The American Bankruptcy Institute, a trade group made up of thousands of lawyers and financial professionals who rescue distressed companies, has established a commission to explore an overhaul of the code. Its goal is to better balance the interests of reorganizing business debtors and creditors who want to preserve the value of their collateral.
The commission, which held its fourth hearing on Nov. 15, is mulling changes to many parts of the bankruptcy process, some of which might not threaten secured creditors. It has yet to make any recommendations to Congress, and any overhaul of the Bankruptcy Code is expected to take years to implement.
Nevertheless, LSTA officials are concerned.
"We agree that there's more secured debt, but I don't know that it's what leads to more difficulty" in the bankruptcy process," Ganz says. "We also don't agree that that claims trading does either. In fact, claims trading has had a beneficial effect, providing liquidity and making the reorganization process more efficient."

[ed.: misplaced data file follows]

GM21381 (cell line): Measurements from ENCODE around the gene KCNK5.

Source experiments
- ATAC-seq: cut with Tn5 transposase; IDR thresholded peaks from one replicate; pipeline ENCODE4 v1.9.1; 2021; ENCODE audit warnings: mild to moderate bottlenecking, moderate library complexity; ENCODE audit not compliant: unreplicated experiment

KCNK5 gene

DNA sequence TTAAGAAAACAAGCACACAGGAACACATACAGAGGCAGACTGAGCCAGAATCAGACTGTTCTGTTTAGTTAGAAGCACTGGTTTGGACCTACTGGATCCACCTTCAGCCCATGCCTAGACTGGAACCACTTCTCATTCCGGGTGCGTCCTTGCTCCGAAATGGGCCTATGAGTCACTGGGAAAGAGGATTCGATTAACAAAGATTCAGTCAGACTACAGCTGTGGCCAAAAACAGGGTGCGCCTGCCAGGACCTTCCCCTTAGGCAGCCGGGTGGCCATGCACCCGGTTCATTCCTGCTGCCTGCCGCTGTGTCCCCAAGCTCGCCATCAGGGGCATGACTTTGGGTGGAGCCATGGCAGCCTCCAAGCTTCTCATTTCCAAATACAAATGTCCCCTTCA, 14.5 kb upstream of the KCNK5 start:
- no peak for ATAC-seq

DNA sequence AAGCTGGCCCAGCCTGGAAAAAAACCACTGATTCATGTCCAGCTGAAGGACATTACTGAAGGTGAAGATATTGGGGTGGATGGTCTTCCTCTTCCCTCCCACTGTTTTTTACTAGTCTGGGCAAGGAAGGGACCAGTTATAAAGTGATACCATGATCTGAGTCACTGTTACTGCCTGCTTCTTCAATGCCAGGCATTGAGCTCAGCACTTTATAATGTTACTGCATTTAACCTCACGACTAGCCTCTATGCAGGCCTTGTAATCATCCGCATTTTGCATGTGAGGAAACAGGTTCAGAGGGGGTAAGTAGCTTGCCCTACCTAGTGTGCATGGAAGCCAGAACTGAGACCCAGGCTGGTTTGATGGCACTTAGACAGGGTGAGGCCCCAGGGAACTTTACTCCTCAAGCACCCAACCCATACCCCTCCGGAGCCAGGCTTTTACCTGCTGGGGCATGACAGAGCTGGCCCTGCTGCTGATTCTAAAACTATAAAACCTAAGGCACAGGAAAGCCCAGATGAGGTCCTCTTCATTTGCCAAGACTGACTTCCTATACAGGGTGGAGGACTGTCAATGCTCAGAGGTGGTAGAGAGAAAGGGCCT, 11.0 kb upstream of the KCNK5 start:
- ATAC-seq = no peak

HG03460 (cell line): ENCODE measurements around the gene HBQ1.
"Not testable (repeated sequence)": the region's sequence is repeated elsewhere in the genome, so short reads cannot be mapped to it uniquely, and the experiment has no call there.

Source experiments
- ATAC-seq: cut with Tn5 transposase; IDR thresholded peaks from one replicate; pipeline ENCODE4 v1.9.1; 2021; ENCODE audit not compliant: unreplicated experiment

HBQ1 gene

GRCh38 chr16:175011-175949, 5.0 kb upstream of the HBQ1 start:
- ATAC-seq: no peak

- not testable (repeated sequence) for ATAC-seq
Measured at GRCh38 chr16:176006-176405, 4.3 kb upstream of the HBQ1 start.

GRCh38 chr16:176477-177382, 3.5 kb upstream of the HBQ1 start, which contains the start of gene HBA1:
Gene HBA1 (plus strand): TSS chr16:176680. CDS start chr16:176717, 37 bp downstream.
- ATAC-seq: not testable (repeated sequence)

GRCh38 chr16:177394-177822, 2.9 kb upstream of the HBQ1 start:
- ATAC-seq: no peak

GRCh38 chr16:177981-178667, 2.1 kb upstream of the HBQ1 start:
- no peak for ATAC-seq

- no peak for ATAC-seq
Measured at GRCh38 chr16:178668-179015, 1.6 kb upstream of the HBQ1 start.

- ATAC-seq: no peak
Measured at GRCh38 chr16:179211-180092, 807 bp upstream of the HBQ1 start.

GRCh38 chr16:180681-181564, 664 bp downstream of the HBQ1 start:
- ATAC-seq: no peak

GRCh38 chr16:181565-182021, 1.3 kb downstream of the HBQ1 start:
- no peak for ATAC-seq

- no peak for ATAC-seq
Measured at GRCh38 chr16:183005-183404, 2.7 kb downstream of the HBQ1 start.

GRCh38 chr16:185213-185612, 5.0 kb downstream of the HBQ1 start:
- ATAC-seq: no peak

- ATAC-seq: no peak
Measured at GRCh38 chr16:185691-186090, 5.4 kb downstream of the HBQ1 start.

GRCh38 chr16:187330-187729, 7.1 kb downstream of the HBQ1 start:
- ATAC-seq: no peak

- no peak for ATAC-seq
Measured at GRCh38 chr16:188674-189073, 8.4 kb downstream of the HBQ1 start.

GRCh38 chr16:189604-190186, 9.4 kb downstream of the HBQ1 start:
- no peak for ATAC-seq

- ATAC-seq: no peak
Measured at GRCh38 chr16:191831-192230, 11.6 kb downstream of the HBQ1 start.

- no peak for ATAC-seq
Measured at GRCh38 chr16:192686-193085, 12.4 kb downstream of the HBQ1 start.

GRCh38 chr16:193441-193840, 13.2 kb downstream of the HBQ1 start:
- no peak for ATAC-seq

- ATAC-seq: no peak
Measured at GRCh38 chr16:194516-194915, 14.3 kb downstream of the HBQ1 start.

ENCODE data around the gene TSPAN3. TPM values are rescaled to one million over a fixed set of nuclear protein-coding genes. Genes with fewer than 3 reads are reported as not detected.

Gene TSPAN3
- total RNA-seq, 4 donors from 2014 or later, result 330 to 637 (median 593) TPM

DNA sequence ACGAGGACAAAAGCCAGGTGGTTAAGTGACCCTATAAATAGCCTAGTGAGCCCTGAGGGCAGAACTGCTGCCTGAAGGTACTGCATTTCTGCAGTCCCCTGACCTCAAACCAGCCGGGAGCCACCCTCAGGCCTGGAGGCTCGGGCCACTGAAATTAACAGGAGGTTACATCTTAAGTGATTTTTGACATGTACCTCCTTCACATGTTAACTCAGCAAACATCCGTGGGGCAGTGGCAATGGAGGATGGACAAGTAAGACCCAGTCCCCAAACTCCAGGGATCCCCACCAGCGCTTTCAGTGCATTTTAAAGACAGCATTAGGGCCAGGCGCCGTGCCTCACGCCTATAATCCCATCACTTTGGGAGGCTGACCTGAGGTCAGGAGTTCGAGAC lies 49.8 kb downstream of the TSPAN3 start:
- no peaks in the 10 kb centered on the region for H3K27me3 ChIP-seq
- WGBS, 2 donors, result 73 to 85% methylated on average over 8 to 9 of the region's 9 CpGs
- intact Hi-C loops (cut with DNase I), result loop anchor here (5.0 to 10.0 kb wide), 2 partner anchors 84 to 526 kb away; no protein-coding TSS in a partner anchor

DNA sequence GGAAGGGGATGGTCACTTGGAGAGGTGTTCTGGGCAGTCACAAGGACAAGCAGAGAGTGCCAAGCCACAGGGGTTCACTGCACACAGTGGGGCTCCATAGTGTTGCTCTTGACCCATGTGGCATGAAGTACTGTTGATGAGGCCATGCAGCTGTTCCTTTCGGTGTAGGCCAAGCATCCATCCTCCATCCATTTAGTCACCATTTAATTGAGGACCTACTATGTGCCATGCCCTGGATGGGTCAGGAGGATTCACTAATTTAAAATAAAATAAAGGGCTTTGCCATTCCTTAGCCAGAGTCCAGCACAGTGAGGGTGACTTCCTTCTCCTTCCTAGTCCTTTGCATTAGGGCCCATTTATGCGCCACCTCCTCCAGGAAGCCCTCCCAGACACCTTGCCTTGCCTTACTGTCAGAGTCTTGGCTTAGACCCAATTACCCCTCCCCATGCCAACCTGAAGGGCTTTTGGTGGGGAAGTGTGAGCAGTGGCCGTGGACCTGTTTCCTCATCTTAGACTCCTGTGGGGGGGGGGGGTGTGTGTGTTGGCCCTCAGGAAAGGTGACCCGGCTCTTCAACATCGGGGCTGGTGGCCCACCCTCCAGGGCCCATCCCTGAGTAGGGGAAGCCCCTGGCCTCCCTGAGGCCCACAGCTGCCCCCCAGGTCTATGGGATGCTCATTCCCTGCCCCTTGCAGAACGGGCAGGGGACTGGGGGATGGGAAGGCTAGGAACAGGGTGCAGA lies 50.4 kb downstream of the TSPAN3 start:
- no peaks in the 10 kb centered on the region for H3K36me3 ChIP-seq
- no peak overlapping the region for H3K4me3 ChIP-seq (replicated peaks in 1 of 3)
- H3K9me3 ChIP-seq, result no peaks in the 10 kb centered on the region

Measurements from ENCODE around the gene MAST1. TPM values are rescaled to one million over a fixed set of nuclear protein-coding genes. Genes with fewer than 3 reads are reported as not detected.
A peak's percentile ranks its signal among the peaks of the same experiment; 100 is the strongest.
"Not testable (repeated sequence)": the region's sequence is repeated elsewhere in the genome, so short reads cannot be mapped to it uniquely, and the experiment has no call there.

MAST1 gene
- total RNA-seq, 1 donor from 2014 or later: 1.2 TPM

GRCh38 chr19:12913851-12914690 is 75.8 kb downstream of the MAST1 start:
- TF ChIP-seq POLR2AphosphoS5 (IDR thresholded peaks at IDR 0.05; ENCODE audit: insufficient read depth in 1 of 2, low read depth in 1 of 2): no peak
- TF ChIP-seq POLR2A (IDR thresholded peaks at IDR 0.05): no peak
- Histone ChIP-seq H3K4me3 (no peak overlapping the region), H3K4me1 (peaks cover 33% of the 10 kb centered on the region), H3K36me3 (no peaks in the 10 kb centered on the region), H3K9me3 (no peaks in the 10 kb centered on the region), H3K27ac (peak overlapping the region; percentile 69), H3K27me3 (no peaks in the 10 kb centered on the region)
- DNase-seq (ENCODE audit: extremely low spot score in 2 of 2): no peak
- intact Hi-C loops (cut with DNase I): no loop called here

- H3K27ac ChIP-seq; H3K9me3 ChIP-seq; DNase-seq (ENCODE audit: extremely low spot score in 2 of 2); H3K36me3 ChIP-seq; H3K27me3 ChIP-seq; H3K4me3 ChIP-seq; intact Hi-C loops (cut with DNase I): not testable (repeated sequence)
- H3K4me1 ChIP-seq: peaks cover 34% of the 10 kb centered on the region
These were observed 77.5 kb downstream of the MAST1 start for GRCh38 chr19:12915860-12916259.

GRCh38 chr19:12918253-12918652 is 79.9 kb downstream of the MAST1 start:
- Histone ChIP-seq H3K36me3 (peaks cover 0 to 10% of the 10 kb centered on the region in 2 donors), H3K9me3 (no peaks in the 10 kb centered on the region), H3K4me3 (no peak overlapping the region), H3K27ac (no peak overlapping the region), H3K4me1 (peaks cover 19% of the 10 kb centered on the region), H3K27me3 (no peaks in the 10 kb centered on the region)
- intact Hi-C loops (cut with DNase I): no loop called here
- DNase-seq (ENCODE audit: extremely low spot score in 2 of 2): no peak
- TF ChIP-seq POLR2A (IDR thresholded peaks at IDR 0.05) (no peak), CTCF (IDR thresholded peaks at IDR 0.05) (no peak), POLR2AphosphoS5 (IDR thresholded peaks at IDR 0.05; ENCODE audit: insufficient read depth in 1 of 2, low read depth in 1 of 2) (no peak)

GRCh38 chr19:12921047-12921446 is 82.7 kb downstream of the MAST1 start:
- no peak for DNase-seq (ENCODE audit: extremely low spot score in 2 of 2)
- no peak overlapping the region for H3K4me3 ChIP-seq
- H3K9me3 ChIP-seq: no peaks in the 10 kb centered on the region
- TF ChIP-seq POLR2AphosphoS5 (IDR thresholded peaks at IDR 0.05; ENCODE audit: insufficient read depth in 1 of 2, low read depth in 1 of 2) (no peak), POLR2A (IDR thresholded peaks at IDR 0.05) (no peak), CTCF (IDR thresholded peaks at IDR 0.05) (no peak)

The LSTA has formed its own working group to monitor the ABI's efforts. Its first meeting is scheduled for Dec. 5.
One of the rights secured creditors seek to protect allows them to use their debt as currency when a borrower puts assets on the block.
This right was affirmed in a closely watched decision issued by the Supreme Court in May. But the opinion focused on the language in the Bankruptcy Code that governs bankruptcy sales and creditor payment plans. Justices declined to consider the merits of credit bidding, saying this was "a matter for the consideration of Congress, not the courts."
Some experts are calling for credit bidding to be restricted or eliminated because, they say, it gives lenders an advantage over other bidders. Charles Tabb, the Mildred Van Voorhis Jones Chair in Law at the University of Illinois, has argued that a secured creditor should be permitted to credit bid only if it demonstrates that the inability to do so would disadvantage it.
Danielle Spinelli, a partner at Wilmer Cutler Pickering Hale and Dorr LLP, cited Tabb's argument as a reason for concern in her own testimony at the commission's Nov. 3 hearing.